Sweden sees surge in ‘missing’ asylum-seekers

Sweden’s migration agency expects a surge in the number of asylum-seekers going underground in the next three years, estimating the number at as many as 46,000.

Sweden sees surge in ‘missing’ asylum-seekers
Police only find beween 10 to 20 percent of the people who go missing. Photo: Janerik Henriksson/TT

“It’s going to be a substantial increase,” national border police commander Per Löwenborg was quoted as telling Swedish daily Svenska Dagbladet.

In its latest budget proposal, the Swedish Migration Agency estimates that 46,000 people will “disappear”, or go underground, by 2019 after having their asylum applications rejected.

In 2015, more than 7,330 people went missing in Sweden after being denied asylum.

Although many of those who are denied asylum will leave Sweden, Lövenborg said a great number will still stay and live as undocumented refugees.

“It’s a huge amount of people that will disappear. It’s problematic. We [only] find between 10 to 20 percent of them.” 

“We’re not very successful today. It’s not something we prioritise. We’re putting more efforts into it now, but the demands are growing a lot more,” he added, referring to the challenges of tracking people down.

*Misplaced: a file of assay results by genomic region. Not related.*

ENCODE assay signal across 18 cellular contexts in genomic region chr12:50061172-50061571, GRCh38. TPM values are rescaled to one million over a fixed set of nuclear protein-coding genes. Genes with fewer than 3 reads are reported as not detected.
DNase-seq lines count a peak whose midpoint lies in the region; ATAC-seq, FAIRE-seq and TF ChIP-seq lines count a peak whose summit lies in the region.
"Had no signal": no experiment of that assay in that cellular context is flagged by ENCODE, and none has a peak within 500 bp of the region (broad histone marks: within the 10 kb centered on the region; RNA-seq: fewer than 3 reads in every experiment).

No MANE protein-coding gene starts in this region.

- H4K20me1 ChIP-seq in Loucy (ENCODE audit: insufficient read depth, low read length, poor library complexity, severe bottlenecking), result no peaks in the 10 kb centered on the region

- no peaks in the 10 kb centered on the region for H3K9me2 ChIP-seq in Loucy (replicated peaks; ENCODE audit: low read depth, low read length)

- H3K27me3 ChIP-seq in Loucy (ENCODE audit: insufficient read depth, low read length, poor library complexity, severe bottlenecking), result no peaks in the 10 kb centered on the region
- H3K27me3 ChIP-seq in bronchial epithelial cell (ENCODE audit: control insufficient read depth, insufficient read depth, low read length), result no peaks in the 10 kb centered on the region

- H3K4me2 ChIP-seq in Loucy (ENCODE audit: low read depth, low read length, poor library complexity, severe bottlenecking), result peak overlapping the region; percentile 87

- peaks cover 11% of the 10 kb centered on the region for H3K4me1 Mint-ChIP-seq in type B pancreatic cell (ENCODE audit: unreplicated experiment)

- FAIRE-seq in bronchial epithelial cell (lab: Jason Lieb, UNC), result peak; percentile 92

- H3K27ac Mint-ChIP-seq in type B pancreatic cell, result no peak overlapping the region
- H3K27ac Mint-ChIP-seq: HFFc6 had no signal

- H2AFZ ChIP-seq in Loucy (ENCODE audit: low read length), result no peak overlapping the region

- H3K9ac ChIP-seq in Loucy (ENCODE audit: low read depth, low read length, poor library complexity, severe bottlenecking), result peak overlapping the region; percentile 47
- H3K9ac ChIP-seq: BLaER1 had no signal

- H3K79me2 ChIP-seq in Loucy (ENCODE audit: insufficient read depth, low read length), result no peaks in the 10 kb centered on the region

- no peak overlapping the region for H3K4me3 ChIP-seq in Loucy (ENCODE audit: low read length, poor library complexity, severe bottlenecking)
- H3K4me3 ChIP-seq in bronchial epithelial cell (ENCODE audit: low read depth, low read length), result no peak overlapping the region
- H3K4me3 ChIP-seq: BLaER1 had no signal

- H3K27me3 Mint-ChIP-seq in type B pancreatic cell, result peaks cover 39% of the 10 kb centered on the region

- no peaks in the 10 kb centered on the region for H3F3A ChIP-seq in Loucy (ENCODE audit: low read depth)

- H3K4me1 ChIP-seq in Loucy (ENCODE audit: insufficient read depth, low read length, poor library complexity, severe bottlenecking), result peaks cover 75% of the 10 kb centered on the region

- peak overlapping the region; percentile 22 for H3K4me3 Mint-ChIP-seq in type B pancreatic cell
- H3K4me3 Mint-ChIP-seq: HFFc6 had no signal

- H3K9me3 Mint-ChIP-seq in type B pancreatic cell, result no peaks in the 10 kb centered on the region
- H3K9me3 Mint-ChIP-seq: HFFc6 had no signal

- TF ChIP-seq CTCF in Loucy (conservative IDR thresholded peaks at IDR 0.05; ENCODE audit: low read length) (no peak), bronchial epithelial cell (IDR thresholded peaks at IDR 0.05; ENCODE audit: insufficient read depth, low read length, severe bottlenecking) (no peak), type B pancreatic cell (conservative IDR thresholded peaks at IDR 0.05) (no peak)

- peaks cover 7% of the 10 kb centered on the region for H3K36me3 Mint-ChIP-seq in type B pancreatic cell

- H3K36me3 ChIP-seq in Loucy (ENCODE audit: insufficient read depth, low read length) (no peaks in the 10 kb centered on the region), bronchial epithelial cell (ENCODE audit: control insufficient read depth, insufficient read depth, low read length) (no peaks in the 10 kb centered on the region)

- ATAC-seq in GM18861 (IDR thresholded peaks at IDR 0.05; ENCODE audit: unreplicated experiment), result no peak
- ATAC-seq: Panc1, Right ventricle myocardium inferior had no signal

The Swedish Trade Union Center for Undocumented Migrants estimates that Sweden is currently home to between 30,000 and 50,000 undocumented migrants.

Sten-Erik Johansson, a union official, is convinced that the majority of those who have their asylum applications turned down will stay in Sweden.

“What do they have to return to? Even those who will face a very poor life [here], because the alternatives they have aren’t that much here,” he said, warning of the effects of such a surge.

“I think there will be horrific consequences,” he said. “They know that they have to live outside the rules of society.”  

Sweden, like the rest of Europe, has been struggling with the continent's biggest migration crisis since World War Two.

A country of 9.8 million, Sweden took in more than 160,000 asylum-seekers in 2015, putting it among the EU states with the highest proportion of refugees per capita.

It has since tightened its asylum rules to curb the migrant flow.